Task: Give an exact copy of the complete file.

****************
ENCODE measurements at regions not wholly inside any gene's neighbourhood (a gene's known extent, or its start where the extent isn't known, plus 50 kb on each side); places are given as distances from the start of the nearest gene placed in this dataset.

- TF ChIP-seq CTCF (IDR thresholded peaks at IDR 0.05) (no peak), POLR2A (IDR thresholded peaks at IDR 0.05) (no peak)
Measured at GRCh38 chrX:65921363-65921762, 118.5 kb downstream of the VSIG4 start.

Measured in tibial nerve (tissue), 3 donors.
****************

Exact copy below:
ENCODE measurements at regions not wholly inside any gene's neighbourhood (a gene's known extent, or its start where the extent isn't known, plus 50 kb on each side); places are given as distances from the start of the nearest gene placed in this dataset.

- TF ChIP-seq CTCF (IDR thresholded peaks at IDR 0.05) (no peak), POLR2A (IDR thresholded peaks at IDR 0.05) (no peak)
Measured at GRCh38 chrX:65921363-65921762, 118.5 kb downstream of the VSIG4 start.

Measured in tibial nerve (tissue), 3 donors.